A person’s math ability can range from simple arithmetic to calculus and abstract set theory. But there’s one math skill we all share: A primitive ability to estimate and compare quantities without counting, like when choosing a checkout line at the grocery store. Practicing this kind of estimating may actually improve our ability to do the kinds of symbolic math we learn in school, according to new research published in *Psychological Science*, a journal of the Association for Psychological Science.

Previous studies have suggested a connection between the approximate number system, involved in estimating, and mathematical ability. Psychological scientists Elizabeth Brannon and Joonkoo Park of Duke University devised a series of experiments to test this association.

The researchers enrolled 26 adult volunteers and had them complete 10 training sessions designed to hone their approximate number skills. On each of these training sessions, the participants practiced adding and subtracting large quantities of dots without counting them.

They were briefly shown two arrays of 9 to 36 dots on a computer screen and then asked whether a third set of dots was larger or smaller than the sum of the first two sets, or whether it matched the sum.

“It’s not about counting, it’s about rough estimates,” explains Park, a postdoctoral researcher at Duke.

As participants improved at the game, the automated sessions became more difficult by making the quantities they had to judge closer to each other.

Before the first training session and after the last one, their symbolic math ability was tested with a set of two- and three-digit addition and subtraction problems, sort of like a third-grader’s homework. They solved as many of these problems as they could in 10 minutes. Another group of control participants took the math tests without the approximate number training.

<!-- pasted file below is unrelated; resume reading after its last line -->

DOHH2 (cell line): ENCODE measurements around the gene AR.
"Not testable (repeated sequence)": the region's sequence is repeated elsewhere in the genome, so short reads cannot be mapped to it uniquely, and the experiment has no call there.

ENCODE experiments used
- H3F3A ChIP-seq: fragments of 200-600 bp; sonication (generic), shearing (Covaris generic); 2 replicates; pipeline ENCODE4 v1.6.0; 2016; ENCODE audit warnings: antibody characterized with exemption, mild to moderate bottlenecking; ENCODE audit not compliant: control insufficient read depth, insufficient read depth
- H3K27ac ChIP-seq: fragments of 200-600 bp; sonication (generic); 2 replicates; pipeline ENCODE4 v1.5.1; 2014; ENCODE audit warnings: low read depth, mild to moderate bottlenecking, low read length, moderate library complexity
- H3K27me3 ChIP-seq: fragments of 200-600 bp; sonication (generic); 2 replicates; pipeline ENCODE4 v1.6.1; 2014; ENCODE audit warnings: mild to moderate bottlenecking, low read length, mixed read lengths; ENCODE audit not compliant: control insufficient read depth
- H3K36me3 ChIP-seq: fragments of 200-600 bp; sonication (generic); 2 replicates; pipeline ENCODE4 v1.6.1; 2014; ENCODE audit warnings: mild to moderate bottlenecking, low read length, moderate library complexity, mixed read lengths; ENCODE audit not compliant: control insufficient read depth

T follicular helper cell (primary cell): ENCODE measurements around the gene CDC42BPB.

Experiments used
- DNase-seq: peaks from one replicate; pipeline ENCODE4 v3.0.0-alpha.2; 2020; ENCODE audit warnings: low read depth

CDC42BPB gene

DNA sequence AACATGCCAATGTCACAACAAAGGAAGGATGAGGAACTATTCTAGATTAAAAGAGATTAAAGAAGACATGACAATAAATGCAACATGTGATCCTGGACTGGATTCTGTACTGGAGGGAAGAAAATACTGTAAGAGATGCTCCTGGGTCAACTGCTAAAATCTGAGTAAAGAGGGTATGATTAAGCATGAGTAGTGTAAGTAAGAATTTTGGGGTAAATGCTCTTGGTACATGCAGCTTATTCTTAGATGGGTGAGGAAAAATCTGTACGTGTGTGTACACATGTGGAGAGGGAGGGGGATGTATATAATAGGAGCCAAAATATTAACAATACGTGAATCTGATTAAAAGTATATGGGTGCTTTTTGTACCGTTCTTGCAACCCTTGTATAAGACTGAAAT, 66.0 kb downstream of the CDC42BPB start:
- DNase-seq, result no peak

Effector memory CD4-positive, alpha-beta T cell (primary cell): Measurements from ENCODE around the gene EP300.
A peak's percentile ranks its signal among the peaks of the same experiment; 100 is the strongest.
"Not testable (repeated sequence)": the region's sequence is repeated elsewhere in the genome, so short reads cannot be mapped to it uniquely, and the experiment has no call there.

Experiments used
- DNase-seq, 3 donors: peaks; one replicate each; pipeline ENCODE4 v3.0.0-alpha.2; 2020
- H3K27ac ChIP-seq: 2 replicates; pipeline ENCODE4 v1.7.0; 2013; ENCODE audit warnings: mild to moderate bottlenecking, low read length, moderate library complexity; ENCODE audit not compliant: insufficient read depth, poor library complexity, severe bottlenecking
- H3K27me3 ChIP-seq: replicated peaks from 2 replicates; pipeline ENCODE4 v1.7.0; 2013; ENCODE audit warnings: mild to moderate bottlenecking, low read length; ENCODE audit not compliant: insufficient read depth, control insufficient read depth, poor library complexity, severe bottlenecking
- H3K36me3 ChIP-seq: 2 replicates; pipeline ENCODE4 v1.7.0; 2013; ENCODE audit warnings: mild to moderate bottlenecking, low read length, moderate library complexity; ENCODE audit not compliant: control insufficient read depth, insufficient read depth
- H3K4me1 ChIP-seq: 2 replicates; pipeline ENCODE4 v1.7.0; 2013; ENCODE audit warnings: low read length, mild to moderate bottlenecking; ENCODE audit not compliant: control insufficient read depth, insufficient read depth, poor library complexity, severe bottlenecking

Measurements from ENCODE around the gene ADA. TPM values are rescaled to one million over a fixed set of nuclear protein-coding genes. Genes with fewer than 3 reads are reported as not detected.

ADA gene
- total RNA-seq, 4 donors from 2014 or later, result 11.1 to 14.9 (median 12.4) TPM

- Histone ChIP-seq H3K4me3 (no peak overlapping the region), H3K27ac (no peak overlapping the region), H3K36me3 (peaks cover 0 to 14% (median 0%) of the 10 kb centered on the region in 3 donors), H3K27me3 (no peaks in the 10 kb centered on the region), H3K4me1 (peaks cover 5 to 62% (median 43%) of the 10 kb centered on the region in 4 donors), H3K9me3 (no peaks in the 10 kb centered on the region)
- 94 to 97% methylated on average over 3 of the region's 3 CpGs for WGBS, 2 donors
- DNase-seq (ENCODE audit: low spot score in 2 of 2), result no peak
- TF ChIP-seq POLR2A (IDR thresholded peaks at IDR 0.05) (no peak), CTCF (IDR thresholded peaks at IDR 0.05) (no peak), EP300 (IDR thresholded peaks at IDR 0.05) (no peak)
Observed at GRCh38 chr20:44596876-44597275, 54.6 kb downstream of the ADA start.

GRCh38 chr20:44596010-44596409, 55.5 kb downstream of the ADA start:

Those who had received the 10 training sessions on approximate arithmetic showed more improvement in their math test scores compared to the control group.

In a second set of experiments, participants were divided into three groups to isolate whether there had been some sort of placebo effect in the first experiment that made the approximate arithmetic group perform better. One group added and subtracted quantities as before, a second performed a repetitive and fast-paced rank-ordering with Arabic digits, and the third answered multiple choice questions that tapped their general knowledge (e.g., “which city is the capital of France?”)

Again, the people who were given the approximate arithmetic training showed significantly more improvement in the math test compared to either control group.

“We are conducting additional studies to try and figure out what’s driving the effect, and we are particularly excited about the possibility that games designed to hone approximate number sense in preschoolers might facilitate math learning,” Park said.

Park and Brannon can’t yet isolate the mechanism behind their effect, but the research does suggest that there is an important causal link between approximate number sense and symbolic math ability.

“We think this might be the seeds — the building blocks — of mathematical thinking,” Brannon said.

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This research was supported by a James McDonnell Scholar Award, a grant from the Eunice Kennedy Shriver National Institute of Child Health and Human Development, and a Duke Fundamental and Translational Neuroscience Postdoctoral Fellowship.

For more information about this study, please contact: Joonkoo Park at joonkoo.park@duke.edu.

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